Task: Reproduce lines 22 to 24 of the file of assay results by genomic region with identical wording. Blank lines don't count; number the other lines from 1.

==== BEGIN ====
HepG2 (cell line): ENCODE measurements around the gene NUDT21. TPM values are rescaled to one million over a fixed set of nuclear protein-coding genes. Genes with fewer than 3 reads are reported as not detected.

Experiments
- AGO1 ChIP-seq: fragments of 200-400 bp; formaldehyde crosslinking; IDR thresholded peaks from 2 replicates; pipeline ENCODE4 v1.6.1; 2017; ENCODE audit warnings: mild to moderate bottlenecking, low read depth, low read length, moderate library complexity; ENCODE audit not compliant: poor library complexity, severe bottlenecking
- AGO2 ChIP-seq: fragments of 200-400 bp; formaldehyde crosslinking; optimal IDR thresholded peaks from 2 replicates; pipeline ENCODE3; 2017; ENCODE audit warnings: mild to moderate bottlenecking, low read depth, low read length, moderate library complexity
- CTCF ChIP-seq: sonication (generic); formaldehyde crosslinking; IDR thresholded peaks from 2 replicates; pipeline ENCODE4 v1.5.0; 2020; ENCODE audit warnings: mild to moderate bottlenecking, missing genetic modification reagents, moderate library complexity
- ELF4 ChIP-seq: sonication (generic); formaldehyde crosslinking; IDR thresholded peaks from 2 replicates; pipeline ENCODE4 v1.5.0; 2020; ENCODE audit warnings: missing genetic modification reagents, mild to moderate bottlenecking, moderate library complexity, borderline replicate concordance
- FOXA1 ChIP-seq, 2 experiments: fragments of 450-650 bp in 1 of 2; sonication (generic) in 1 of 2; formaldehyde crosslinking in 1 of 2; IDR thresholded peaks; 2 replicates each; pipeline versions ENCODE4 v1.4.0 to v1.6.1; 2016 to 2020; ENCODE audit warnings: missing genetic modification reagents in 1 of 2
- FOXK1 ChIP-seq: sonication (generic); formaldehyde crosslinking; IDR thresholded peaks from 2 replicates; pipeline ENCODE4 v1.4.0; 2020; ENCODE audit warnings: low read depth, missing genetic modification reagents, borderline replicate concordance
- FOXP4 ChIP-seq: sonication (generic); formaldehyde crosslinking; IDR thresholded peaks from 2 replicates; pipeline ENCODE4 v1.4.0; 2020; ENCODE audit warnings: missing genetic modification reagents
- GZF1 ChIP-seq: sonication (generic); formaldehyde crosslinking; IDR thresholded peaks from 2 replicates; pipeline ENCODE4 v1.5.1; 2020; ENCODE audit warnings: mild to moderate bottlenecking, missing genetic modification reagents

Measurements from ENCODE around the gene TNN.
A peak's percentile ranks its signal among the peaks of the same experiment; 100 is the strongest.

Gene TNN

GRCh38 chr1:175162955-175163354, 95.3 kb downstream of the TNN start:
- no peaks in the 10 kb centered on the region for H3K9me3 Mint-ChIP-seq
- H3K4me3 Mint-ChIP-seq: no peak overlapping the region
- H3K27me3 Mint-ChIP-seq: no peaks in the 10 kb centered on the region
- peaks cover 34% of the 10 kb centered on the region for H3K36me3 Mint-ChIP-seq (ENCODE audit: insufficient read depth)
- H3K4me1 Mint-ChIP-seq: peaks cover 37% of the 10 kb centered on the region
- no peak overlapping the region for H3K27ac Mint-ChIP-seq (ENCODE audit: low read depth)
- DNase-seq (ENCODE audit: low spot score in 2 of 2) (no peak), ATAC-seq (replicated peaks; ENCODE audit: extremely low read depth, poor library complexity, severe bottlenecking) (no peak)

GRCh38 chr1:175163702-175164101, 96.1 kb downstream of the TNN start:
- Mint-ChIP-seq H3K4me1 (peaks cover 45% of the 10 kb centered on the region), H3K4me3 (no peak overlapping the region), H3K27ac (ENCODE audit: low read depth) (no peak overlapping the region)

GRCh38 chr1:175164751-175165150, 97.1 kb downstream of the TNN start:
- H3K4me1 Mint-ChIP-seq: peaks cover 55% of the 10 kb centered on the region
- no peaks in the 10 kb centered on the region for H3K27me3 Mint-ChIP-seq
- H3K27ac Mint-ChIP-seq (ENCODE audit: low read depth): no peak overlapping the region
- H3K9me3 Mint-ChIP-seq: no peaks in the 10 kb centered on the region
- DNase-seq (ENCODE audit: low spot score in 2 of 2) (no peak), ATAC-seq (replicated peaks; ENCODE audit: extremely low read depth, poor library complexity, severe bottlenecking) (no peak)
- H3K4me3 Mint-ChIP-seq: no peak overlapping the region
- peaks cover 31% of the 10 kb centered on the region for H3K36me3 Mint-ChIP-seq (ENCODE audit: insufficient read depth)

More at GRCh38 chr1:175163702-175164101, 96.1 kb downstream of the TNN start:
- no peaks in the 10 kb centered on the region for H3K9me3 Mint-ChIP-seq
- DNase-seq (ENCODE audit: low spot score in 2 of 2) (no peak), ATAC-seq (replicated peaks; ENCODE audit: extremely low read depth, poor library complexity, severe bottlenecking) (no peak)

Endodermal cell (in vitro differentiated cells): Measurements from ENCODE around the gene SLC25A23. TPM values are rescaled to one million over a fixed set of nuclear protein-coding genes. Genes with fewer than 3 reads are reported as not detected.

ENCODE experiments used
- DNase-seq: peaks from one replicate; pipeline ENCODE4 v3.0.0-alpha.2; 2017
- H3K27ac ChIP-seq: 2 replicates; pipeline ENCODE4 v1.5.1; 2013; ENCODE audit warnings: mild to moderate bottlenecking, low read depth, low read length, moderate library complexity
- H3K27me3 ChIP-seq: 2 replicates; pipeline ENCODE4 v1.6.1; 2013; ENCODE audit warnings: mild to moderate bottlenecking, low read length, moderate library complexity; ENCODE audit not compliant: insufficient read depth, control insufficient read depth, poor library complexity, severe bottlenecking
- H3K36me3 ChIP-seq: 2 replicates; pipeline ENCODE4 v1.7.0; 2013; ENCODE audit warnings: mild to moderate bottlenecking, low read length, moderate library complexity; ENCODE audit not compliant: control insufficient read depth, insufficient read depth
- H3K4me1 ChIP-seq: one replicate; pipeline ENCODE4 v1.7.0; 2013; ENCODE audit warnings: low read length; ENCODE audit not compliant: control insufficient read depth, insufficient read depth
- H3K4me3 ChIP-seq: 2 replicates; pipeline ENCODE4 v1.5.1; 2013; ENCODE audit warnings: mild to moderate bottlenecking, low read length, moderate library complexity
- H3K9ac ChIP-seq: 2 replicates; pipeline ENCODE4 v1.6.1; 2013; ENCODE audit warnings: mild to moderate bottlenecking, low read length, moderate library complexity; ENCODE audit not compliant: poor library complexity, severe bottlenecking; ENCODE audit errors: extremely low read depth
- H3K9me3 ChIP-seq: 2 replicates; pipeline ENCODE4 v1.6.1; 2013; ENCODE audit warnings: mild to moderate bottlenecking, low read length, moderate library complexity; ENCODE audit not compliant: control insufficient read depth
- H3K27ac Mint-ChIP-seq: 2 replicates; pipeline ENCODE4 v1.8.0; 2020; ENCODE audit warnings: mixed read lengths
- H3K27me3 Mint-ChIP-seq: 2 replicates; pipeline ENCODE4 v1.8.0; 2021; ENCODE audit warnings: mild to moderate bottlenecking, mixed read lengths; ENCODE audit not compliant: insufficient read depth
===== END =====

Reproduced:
GRCh38 chr1:175163702-175164101, 96.1 kb downstream of the TNN start:
- Mint-ChIP-seq H3K4me1 (peaks cover 45% of the 10 kb centered on the region), H3K4me3 (no peak overlapping the region), H3K27ac (ENCODE audit: low read depth) (no peak overlapping the region)

GRCh38 chr1:175164751-175165150, 97.1 kb downstream of the TNN start: